Congress is moving rapidly to pass a bill aimed at delisting Chinese stocks on U.S. markets. “The Holding Foreign Companies Accountable Act cleared the Senate via unanimous consent,” writes Thomas Franck of CNBC, signaling “both the widespread mistrust of China on Capitol Hill as well as the likelihood of its becoming law before long.”
As Franck notes in the CNBC article, the House of Representatives appears unlikely to resist the bill, which captures popular sentiment in the U.S. toward China.
“The forced delisting would strip affected companies of billions in market value and cause a great deal of reputational damage too,” writes Eamon Barrett of Fortune.
From my perspective as a technology leader, I foresee a range of unintended consequences from the move to delist Chinese companies. On one hand, it may force some Chinese companies to become more transparent about their use of cutting-edge technologies such as AI, computer vision and customer sentiment analysis. On the other hand, it might push Chinese tech firms to become more secretive and less willing to share new technologies with the rest of the world. And of course, there might be direct retaliatory steps from the Chinese government.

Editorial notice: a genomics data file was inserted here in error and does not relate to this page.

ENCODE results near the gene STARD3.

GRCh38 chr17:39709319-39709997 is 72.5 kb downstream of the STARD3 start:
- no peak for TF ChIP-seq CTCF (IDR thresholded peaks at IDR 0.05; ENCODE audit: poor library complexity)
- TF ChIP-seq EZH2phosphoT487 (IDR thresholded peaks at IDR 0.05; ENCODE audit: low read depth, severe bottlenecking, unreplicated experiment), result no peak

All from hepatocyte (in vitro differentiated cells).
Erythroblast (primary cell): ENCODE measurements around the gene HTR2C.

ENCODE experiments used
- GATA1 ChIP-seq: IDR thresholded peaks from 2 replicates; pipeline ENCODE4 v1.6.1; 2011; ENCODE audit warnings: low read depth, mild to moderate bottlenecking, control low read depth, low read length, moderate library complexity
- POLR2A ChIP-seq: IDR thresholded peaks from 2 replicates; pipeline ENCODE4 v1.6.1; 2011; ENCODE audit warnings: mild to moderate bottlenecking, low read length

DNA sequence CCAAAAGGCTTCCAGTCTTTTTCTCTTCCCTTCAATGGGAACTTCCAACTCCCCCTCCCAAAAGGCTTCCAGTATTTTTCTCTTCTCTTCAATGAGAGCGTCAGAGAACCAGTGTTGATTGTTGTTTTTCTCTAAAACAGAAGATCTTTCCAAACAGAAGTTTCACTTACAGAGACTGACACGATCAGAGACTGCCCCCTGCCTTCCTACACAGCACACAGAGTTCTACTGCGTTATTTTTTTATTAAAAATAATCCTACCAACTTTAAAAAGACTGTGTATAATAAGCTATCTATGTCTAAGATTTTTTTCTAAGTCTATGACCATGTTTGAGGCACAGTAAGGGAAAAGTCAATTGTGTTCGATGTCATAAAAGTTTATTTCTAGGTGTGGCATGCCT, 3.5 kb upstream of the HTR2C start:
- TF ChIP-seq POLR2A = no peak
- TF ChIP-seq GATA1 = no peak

It’s impossible to say with certainty where this will lead, but it feels as though a major shift is occurring. When shift like this occur, technology leaders and executives need to pay close attention. I am cautiously optimistic that the bill, if it becomes law, would have an upside. Here’s an interesting perspective from MarketWatch:
“A U.S. threat to delist Chinese firms could be worth the risk, leading not only to more credible disclosures, but also, perhaps surprisingly, to more listings by high-quality Chinese private-sector firms,” writes Shang-Jin Wei of MarketWatch. “Truthful disclosure and severe punishment for noncompliance constitute the bedrock of sound capital-market governance.”
As technology leaders, these are the kinds of changes we should be watching carefully. At minimum, we need to start planning for a future in which China plays a substantially reduced role in parts of the U.S. economy.
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